The Postal Museum announces the reopening of its Post & Go machines

LONDON, 26 October 2020 – The Postal Museum is set to resume the operation of its two Post & Go machines as the Museum reopens to the general public on 29 October 2020. Both kiosks will be located at The Postal Museum’s Welcome Space and no admission ticket will be required to access the services.

Additional safety measures are being introduced such as a hand sanitizer station, a one-in-one-out access and information on how to scan the NHS Test and Trace QR code located near the machines.
The machines will vend the Mail Coach stamps of all values with a new overprint “Postcards 150” celebrating 2020 as a year of celebration marking 150 years of the British postcard.

Both Post & Go machines are available at The Postal Museum from 10.30 and throughout the museum’s opening hours (Thursdays to Sundays). Please check the full revised opening hours at

“Virtual Stampex 2020” overprint available at the Postal Museum’s online shop

The Postal Museum has confirmed that the Royal Mail Post & Go 1st class Machin stamps will be available with a special “Virtual Stampex 2020” overprint from 1st – 3rd October 2020 to coincide with the online stamp fair.

These stamps will only be available by mail order from the Postal Museum’s online shop at between these dates.  Collector’s strips will be priced at a cost of £10.11 each plus £3.50 postage and packing per order. 

Both Post & Go machines at The Postal Museum and Mail Rail will be unavailable during this time as the Postal Museum is currently closed due to the Covid epidemic. It is due to re-open in late October.  Please see for more information.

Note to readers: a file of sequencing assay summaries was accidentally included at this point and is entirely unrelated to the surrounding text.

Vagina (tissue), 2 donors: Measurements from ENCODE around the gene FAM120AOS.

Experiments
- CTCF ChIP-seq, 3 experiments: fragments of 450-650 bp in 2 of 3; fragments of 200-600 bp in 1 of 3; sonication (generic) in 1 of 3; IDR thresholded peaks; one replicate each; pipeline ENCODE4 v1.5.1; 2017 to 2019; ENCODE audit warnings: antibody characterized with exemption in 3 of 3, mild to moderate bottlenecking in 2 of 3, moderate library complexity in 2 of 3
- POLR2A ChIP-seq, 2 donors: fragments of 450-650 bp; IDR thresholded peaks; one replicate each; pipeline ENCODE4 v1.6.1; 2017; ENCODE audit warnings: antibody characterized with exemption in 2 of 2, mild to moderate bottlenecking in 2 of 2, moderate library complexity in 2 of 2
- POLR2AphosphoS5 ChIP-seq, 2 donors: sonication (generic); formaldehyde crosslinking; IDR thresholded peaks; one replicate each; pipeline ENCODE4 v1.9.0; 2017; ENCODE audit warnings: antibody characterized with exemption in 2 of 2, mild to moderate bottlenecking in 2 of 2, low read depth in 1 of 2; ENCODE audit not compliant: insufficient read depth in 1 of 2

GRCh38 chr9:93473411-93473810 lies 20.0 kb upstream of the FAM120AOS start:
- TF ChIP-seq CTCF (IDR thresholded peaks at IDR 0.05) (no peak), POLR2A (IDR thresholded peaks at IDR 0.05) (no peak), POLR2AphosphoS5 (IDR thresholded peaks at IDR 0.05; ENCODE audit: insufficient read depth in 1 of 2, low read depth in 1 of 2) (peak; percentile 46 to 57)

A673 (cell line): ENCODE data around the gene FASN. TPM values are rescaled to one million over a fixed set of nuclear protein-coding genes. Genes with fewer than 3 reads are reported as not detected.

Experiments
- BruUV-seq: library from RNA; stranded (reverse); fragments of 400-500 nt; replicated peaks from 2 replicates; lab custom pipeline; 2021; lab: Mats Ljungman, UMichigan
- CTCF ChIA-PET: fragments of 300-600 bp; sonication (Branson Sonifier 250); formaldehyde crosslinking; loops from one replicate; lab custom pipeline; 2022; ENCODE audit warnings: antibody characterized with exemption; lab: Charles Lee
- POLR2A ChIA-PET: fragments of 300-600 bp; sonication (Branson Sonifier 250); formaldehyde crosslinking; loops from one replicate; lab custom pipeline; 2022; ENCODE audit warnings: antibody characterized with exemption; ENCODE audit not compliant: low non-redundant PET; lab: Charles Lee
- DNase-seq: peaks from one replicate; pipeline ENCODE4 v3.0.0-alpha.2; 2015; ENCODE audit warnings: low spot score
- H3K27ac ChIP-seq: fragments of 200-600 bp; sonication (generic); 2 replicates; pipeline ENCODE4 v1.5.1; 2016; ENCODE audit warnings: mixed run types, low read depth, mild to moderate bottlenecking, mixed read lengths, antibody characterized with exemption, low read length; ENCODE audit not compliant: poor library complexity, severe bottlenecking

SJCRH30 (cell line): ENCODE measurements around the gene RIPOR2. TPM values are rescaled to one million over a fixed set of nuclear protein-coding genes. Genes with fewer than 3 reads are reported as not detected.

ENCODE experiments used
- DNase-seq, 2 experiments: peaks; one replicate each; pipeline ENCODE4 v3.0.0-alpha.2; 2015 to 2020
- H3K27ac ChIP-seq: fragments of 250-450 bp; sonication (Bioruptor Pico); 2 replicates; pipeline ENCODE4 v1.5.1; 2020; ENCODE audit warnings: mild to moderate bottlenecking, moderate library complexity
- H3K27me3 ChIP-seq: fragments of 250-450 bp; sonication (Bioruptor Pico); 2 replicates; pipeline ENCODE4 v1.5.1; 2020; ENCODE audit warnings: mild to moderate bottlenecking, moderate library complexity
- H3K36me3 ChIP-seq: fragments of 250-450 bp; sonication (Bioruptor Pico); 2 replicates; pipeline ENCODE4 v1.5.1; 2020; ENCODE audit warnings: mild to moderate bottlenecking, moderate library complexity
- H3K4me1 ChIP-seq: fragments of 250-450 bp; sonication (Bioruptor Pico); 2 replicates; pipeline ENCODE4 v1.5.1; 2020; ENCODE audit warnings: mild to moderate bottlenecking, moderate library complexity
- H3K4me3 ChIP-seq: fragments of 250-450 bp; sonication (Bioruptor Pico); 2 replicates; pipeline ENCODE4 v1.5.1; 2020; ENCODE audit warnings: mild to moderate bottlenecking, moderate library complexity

The Postal Museum launches public call out for letters, cards, parcels and packaging from Lockdown

Lockdown Post: a letter, handmade face covering and mail art envelope © Rehana Gittens

The Postal Museum are searching for letters, envelopes, greetings cards and packaging from Lockdown – the latest chapter in the 500-year old story of postal services in the UK. The museum, which opened in 2017, explores British social and communications history as seen through the eyes of its iconic postal service.

Now, they are seeking donations of items from across the UK, to add to the museum’s collection, telling the story of Lockdown through items sent and received in the post since March.

Chris Taft, Head of Collections at The Postal Museum, said:

“Postal networks have long been a part of our social infrastructure, but the COVID-19 emergency has created new and different meanings to the purpose and value of the post. We want our museum collections to reflect how postal operations have changed to deal with the pandemic, how people are using the post to maintain personal relationships and the importance of the post to the economy.

Our museum might be based in London, but our collections represent the whole of the country, so we want to reach far and wide to capture how the post is connecting people across the UK and the world at this moment in time.”

The museum are looking for the public to submit offers of donations and a selection will be collected across three areas: